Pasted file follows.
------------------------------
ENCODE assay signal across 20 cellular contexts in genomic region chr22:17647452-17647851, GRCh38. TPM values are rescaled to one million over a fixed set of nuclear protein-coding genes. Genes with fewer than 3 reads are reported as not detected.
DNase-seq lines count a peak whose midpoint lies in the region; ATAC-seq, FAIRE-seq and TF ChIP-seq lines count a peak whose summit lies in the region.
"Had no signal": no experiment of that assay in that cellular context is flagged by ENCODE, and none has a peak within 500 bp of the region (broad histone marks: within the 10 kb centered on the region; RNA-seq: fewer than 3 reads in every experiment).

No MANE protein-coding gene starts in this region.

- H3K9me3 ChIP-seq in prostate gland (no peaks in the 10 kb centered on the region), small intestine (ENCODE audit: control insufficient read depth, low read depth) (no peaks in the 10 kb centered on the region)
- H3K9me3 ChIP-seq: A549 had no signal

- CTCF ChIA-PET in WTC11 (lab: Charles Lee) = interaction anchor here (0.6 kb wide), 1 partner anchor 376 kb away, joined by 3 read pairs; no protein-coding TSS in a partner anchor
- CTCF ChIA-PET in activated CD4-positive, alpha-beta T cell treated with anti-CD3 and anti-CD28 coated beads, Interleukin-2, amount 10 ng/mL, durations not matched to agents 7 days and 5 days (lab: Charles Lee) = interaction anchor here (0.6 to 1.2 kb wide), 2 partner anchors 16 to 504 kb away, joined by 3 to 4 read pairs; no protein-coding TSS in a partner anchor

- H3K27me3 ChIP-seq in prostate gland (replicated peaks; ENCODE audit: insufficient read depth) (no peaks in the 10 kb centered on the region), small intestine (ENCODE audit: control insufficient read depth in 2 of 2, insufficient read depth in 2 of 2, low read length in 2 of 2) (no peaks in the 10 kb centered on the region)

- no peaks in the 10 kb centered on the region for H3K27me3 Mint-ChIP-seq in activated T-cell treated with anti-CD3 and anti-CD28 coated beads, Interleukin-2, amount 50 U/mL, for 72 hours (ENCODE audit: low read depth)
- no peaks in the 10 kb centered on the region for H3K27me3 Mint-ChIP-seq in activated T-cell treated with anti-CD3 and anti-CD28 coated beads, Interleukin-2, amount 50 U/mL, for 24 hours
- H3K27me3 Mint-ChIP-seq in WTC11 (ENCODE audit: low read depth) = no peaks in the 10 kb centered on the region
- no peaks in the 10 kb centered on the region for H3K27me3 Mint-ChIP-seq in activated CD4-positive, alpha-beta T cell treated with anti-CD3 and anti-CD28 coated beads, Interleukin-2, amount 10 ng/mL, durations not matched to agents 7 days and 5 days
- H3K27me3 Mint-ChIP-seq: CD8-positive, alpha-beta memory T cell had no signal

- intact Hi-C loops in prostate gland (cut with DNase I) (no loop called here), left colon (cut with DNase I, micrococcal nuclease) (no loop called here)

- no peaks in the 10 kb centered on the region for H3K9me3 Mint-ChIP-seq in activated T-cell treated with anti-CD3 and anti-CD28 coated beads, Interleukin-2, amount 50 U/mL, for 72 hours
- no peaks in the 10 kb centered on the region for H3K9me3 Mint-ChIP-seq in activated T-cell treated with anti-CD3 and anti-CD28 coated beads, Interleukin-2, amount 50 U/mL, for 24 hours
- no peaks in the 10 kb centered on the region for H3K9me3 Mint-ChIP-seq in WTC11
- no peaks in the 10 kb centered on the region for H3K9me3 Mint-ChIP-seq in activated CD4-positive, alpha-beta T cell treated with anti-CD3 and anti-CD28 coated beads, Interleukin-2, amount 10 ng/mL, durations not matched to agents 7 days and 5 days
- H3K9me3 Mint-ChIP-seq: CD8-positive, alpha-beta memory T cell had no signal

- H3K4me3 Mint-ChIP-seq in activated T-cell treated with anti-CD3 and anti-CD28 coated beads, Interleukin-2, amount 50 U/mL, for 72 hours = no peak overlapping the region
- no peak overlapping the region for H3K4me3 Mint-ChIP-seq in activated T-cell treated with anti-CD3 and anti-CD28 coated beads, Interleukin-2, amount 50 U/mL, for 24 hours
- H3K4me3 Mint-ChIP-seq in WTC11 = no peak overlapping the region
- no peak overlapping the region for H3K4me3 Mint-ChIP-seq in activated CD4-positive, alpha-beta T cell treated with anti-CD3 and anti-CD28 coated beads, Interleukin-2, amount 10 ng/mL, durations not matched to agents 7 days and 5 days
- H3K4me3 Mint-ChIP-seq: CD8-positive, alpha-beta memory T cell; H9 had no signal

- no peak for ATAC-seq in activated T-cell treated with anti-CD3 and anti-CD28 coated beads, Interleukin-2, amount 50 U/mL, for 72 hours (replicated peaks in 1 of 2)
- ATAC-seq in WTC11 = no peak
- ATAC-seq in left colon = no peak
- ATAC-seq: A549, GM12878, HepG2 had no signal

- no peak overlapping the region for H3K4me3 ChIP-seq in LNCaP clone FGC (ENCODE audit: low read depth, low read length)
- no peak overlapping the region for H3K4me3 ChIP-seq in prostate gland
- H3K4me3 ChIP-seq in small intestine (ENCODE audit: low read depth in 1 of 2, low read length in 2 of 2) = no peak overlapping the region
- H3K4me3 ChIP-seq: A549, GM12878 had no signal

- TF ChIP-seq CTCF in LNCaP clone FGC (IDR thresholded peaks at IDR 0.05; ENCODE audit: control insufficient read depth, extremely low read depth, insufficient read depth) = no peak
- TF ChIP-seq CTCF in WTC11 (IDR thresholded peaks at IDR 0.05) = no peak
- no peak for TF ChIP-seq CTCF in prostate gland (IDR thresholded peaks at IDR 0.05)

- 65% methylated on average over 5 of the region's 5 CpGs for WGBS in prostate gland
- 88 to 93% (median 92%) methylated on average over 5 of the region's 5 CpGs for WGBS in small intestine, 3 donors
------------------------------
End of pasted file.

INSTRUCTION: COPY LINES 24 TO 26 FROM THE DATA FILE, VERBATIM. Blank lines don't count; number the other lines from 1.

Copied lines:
- no peak overlapping the region for H3K4me3 Mint-ChIP-seq in activated CD4-positive, alpha-beta T cell treated with anti-CD3 and anti-CD28 coated beads, Interleukin-2, amount 10 ng/mL, durations not matched to agents 7 days and 5 days
- H3K4me3 Mint-ChIP-seq: CD8-positive, alpha-beta memory T cell; H9 had no signal

- no peak for ATAC-seq in activated T-cell treated with anti-CD3 and anti-CD28 coated beads, Interleukin-2, amount 50 U/mL, for 72 hours (replicated peaks in 1 of 2)